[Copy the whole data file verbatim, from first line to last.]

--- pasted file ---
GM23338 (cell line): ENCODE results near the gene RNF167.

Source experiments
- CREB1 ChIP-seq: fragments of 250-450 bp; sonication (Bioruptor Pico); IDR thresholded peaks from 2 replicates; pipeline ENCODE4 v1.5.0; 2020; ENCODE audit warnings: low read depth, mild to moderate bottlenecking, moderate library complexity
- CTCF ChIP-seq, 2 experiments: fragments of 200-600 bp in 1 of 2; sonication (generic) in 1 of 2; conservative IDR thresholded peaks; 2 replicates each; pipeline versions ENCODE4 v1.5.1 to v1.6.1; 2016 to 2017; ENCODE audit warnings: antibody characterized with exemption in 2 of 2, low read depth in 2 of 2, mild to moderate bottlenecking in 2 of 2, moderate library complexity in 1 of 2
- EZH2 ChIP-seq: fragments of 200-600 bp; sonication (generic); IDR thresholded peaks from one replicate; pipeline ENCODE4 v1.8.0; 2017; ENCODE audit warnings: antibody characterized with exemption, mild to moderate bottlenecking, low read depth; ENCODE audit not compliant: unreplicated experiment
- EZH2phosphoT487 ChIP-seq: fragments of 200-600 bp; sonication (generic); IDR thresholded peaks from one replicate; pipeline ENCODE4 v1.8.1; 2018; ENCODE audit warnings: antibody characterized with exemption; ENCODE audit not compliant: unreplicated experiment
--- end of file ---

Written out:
GM23338 (cell line): ENCODE results near the gene RNF167.

Source experiments
- CREB1 ChIP-seq: fragments of 250-450 bp; sonication (Bioruptor Pico); IDR thresholded peaks from 2 replicates; pipeline ENCODE4 v1.5.0; 2020; ENCODE audit warnings: low read depth, mild to moderate bottlenecking, moderate library complexity
- CTCF ChIP-seq, 2 experiments: fragments of 200-600 bp in 1 of 2; sonication (generic) in 1 of 2; conservative IDR thresholded peaks; 2 replicates each; pipeline versions ENCODE4 v1.5.1 to v1.6.1; 2016 to 2017; ENCODE audit warnings: antibody characterized with exemption in 2 of 2, low read depth in 2 of 2, mild to moderate bottlenecking in 2 of 2, moderate library complexity in 1 of 2
- EZH2 ChIP-seq: fragments of 200-600 bp; sonication (generic); IDR thresholded peaks from one replicate; pipeline ENCODE4 v1.8.0; 2017; ENCODE audit warnings: antibody characterized with exemption, mild to moderate bottlenecking, low read depth; ENCODE audit not compliant: unreplicated experiment
- EZH2phosphoT487 ChIP-seq: fragments of 200-600 bp; sonication (generic); IDR thresholded peaks from one replicate; pipeline ENCODE4 v1.8.1; 2018; ENCODE audit warnings: antibody characterized with exemption; ENCODE audit not compliant: unreplicated experiment